She picked her phone up off the coffee table. It was a hand-sized, rectangular device, similar in appearance to a mirror, but when imbued with electrical energy, its surface would display images and glyphs that responded to her touch. The smartphone was one of the most revolutionary technological advances of the twenty-first century. Its primary function was as a communication device, allowing her to send her voice, her image, or messages she typed onto the screen to others who possessed similar devices, but it also allowed her to search compiled records of human knowledge for any information she desired, listen to music, and watch pre-recorded theatrical performances, known as "movies--"
That bit about a reader of a story being annoyed by the the house-out-of-no-where of a flashlight reminds me I think I need to replace my pocketknife. Wonder if they make a pocketknife case for phones…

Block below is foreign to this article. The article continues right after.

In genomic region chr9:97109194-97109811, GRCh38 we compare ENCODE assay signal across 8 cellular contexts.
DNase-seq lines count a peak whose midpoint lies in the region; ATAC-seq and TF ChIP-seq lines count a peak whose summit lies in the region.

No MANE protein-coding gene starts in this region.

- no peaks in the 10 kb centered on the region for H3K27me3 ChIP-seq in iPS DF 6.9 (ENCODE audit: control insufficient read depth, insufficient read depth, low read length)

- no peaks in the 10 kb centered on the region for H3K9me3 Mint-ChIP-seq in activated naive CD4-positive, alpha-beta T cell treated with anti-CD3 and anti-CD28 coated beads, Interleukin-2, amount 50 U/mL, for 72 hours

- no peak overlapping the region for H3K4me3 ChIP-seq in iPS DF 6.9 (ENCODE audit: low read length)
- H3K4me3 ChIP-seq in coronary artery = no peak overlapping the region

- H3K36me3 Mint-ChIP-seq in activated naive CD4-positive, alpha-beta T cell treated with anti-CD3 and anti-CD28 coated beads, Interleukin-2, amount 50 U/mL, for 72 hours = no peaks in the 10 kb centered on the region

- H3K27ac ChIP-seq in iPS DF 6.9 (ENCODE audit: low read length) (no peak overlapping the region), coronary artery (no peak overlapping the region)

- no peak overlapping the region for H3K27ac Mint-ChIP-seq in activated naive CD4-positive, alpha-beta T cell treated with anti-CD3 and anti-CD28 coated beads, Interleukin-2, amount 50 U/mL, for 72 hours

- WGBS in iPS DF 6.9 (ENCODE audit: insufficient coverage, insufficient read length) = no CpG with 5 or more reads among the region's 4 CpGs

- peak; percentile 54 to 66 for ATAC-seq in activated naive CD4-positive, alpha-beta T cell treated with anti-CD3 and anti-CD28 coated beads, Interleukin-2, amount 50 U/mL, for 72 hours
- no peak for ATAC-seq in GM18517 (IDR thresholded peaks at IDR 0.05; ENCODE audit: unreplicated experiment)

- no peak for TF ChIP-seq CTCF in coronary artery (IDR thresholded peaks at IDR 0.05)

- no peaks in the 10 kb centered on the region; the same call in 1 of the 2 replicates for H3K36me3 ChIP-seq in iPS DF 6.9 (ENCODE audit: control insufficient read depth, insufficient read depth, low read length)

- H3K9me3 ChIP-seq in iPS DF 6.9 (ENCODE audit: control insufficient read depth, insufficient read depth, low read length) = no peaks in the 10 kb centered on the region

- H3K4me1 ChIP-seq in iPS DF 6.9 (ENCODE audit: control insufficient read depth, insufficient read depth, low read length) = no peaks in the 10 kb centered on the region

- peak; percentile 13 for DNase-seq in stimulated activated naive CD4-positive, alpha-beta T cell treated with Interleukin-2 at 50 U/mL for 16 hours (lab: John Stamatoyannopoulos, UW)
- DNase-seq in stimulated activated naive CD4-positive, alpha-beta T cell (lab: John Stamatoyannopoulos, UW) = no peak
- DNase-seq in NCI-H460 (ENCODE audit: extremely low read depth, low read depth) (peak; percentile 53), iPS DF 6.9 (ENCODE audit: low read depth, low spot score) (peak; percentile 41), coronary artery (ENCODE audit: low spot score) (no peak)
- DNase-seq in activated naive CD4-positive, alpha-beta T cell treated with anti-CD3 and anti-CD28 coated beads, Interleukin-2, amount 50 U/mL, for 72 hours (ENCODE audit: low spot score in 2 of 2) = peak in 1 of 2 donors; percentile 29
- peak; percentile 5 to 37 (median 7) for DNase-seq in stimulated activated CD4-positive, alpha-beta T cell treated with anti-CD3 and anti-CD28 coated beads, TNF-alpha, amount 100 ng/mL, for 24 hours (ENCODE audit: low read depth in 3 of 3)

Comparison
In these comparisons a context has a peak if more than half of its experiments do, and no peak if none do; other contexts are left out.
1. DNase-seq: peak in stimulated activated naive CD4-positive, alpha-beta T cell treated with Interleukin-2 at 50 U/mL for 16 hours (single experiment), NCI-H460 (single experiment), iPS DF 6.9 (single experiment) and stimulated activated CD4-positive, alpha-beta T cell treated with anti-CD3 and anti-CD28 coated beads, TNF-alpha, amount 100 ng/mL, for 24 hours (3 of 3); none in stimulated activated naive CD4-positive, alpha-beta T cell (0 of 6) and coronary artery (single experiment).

After a short wait, they were ushered onto the plane with the other passengers. The plane was an enormous steel cylinder at least a hundred meters long, with sleek backswept wings on which four jet engines were mounted. They glanced into the front cabin and saw the two pilots, consulting a bank of equipment needed the fly the plane. Roger was glad that he did not need to fly the plane himself; it was a difficult profession which required years of training.
The surprisingly large passenger area was equipped with soft benches, and windows through which they could look down at the countryside as they flew 11 km high at more than 800 km/h. There were nozzles for the pressurized air which kept the atmosphere in the cabin warm and comfortable despite the coldness of the stratosphere.
"I'm a little nervous," Ann said, before the plane took off.
"There's nothing to worry about," he assured her. "These flights are entirely routine. You're safer than you are in our ground transport cars!"
(Matt McIrvin pointed me to that on FB. Which is the kind of thing explaining why I'm still on FB!)